My shop recommends an rv cam. Should I ask instead for a higher performance cam? Also, what intake and 600 cfm carb should I be using from Edelbrock? Performer/Rpm?
 

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+1 on Lizer's suggestion of the Edelbrock #2122 cam... I just installed that in my 289 and it sounds awesome

If you want a 600 cfm carb go with the Edelbrock #1406.. it has an electric choke which is way better than your stock exhaust-heated choke or a manual choke. The Edelbrock #2121 performer 289 intake manifold:

INTAKE MANIFOLD EDELBROCK PERFORMER 4V 289/302 - ALUMINUM | CJ Pony Parts

The performer intake and edelbrock 1406 carb combo have been used by countless people and everyone likes the results.
 

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And Lizer... your right my original heads do have cast iron guides. My new edelbrock heads have hardened steel ones though so I'm hoping they last a long time... hence why I had to spend a little more and get hardened pushrods as well :yelwacko:
 

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You are the one that has to determine where you want your power. Cam, intake, carb combo determines if you want your power at low rpm(0-60) or at high rpm (high speed). Decide on that and you'll get better recommendations on specific parts.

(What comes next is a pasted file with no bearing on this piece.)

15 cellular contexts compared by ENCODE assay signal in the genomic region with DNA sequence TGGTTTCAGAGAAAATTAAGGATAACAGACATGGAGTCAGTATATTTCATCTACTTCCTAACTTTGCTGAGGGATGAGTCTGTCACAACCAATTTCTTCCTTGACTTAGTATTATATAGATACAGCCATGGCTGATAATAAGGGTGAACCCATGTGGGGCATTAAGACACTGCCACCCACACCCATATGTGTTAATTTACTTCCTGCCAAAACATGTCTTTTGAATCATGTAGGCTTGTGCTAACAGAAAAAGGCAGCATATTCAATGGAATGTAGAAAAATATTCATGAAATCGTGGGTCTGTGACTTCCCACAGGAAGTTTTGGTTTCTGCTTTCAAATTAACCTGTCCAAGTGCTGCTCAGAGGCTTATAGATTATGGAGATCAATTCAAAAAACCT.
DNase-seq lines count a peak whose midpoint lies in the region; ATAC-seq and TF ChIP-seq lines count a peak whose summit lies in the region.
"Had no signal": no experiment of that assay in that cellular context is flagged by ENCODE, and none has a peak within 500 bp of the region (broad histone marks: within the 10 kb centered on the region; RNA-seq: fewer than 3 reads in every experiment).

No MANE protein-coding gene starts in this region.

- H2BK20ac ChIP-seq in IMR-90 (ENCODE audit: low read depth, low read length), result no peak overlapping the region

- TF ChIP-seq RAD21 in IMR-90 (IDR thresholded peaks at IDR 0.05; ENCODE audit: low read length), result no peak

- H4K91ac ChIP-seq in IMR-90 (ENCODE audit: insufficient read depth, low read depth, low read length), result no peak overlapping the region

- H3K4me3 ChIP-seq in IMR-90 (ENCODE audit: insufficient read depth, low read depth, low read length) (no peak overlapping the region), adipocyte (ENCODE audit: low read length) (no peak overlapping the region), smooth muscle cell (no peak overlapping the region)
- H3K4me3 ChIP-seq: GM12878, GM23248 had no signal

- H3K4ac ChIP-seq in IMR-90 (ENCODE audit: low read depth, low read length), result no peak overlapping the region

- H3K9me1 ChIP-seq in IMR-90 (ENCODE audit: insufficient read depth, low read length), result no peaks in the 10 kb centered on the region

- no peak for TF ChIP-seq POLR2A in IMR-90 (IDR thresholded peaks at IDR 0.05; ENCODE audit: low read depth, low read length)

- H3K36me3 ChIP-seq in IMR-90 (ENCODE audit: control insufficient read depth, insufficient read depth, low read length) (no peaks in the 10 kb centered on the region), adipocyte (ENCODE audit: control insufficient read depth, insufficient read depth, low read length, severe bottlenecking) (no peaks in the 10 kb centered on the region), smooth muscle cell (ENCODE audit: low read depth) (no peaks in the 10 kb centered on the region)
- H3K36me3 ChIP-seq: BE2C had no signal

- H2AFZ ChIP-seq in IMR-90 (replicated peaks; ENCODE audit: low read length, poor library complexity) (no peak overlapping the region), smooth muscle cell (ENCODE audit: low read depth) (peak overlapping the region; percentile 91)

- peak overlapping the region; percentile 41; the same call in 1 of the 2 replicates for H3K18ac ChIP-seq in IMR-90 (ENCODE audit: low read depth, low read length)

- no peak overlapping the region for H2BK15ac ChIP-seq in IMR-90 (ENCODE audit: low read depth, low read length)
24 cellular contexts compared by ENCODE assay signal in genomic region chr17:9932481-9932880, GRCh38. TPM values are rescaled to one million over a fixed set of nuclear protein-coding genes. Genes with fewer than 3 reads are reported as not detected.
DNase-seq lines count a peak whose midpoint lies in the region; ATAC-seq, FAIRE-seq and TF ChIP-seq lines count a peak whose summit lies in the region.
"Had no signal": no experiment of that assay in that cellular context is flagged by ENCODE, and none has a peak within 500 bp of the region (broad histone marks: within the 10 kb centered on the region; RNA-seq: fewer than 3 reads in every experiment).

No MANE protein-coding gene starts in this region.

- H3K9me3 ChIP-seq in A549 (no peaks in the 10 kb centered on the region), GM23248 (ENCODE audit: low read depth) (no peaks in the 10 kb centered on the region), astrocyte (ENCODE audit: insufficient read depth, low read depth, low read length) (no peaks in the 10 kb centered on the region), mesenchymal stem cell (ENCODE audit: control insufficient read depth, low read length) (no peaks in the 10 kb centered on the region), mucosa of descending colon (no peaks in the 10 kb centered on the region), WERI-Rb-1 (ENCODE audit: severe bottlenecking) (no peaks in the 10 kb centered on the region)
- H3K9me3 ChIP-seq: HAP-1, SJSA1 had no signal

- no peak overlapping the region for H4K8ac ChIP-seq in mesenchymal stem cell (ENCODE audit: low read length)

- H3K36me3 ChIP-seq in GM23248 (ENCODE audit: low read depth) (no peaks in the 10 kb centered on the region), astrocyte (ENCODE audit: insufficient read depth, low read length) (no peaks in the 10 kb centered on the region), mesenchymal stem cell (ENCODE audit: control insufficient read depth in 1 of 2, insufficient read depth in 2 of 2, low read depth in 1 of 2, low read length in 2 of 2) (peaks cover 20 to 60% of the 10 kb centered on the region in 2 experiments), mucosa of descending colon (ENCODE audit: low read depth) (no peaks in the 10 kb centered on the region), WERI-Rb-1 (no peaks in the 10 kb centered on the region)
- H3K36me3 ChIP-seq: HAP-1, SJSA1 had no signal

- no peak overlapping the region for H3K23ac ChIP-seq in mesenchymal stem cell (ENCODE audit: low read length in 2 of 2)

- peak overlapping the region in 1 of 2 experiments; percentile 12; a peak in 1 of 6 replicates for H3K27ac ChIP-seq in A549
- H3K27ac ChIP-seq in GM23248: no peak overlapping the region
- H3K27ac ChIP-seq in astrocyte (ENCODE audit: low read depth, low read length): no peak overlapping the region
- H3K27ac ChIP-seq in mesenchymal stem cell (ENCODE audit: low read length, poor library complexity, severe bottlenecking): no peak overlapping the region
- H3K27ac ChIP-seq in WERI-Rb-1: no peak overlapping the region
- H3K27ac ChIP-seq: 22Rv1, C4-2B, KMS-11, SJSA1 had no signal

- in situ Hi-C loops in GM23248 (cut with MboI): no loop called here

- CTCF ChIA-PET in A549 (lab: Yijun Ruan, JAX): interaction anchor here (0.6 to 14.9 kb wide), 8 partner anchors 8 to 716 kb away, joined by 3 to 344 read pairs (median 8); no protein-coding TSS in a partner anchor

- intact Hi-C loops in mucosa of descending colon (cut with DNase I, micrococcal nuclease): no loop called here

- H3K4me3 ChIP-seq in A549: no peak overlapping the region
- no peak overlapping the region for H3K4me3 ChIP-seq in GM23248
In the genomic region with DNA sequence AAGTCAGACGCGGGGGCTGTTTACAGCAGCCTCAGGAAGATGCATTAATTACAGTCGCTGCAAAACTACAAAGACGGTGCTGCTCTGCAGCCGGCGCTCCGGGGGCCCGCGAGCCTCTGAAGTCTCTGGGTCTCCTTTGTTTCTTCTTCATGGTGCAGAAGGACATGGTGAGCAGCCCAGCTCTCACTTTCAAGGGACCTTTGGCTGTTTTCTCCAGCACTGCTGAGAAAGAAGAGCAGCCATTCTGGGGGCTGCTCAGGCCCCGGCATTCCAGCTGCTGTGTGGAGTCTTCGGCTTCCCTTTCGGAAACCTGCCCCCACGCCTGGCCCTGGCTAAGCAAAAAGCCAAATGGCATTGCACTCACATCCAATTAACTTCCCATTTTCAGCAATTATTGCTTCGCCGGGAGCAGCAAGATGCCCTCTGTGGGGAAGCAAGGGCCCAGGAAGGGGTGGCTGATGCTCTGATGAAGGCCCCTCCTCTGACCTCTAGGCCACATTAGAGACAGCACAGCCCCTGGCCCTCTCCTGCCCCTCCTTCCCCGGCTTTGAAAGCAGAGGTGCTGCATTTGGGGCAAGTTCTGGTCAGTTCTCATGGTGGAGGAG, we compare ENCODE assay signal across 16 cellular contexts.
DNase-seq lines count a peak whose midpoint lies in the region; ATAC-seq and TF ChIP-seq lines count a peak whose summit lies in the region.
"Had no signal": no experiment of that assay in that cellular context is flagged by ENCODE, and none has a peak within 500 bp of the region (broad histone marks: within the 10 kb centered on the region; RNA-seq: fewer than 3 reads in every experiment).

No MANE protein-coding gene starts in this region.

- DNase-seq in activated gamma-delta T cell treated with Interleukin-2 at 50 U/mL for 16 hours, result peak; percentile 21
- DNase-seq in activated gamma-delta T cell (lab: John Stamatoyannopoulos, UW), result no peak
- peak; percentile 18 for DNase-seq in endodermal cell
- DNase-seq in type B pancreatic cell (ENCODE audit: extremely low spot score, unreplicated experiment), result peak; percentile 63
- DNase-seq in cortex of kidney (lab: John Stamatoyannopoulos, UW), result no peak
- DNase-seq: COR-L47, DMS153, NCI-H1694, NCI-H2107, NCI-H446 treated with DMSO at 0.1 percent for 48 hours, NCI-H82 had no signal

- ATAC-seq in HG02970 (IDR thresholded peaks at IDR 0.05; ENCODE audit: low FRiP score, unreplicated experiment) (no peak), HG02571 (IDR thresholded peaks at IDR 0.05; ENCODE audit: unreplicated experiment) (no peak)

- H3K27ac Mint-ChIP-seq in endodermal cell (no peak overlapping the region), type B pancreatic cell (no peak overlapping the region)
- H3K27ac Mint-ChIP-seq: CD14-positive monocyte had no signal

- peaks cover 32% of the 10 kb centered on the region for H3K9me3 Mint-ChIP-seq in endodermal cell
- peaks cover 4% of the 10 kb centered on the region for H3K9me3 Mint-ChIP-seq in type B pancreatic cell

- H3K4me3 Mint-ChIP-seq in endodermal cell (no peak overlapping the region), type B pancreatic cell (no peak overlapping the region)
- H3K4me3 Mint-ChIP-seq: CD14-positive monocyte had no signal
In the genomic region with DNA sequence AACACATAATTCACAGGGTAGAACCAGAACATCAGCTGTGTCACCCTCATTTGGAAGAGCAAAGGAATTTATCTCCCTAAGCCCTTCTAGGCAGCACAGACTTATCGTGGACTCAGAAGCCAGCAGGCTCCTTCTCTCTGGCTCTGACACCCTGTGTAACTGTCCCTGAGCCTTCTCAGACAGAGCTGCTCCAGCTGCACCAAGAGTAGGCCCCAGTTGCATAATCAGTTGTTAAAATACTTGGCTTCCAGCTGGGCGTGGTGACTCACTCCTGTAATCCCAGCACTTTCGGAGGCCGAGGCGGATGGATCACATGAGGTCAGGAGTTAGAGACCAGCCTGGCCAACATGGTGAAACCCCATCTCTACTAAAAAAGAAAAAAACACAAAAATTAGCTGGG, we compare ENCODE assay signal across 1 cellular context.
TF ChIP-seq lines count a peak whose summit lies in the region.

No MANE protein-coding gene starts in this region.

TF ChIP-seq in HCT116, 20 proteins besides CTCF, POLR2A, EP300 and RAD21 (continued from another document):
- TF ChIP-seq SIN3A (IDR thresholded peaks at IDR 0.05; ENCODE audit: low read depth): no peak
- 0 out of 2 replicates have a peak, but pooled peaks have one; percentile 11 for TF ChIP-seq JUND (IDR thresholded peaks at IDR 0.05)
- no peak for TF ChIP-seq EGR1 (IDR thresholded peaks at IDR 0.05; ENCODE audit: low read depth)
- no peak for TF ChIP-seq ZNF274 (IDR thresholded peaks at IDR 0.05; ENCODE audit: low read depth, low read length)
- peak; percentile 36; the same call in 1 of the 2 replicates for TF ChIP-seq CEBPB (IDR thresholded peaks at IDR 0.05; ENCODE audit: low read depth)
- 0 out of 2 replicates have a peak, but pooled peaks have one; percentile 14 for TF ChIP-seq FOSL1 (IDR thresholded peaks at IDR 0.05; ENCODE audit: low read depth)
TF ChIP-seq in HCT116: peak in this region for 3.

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Discussion Starter #16
I am looking for power in the low to mid range for daily driving. What type of cam should I be looking at?
As I said earlier, I'm looking for power in the low to mid range for daily driving. That being said, I've heard that some still recommend going to a performer rpm manifold. For that kind of power, what makes the Edelbrock cam superior to an rv cam? Does anyone have an rv cam in their 289?
 

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As I said earlier, I'm looking for power in the low to mid range for daily driving. That being said, I've heard that some still recommend going to a performer rpm manifold. For that kind of power, what makes the Edelbrock cam superior to an rv cam? Does anyone have an rv cam in their 289?
The Edelbrock cam IS an RV cam. "RV cam" has become a term that basically means optimized torque in low to mid RPM ranges. You stated you wanted power in the low to mid range. This is torque. This is where the Edelbrock performer cam makes its power. This is where RV cams make their power. The performer RPM manifold isn't an ideal match because it's made for high output, high revving engines meant to produce high top end horsepower, whereas the Performer manifold is designed to improve torque. It is an "RV intake."

So, for what you're wanting to do--low to midrange power for daily driving--the Edelbrock performer 289 cam and intake combo is about as perfect as you can get.
 

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Discussion Starter #18
Thanks for all the help...sounds like the performer and 1406 carb are the way to go. I appreciate it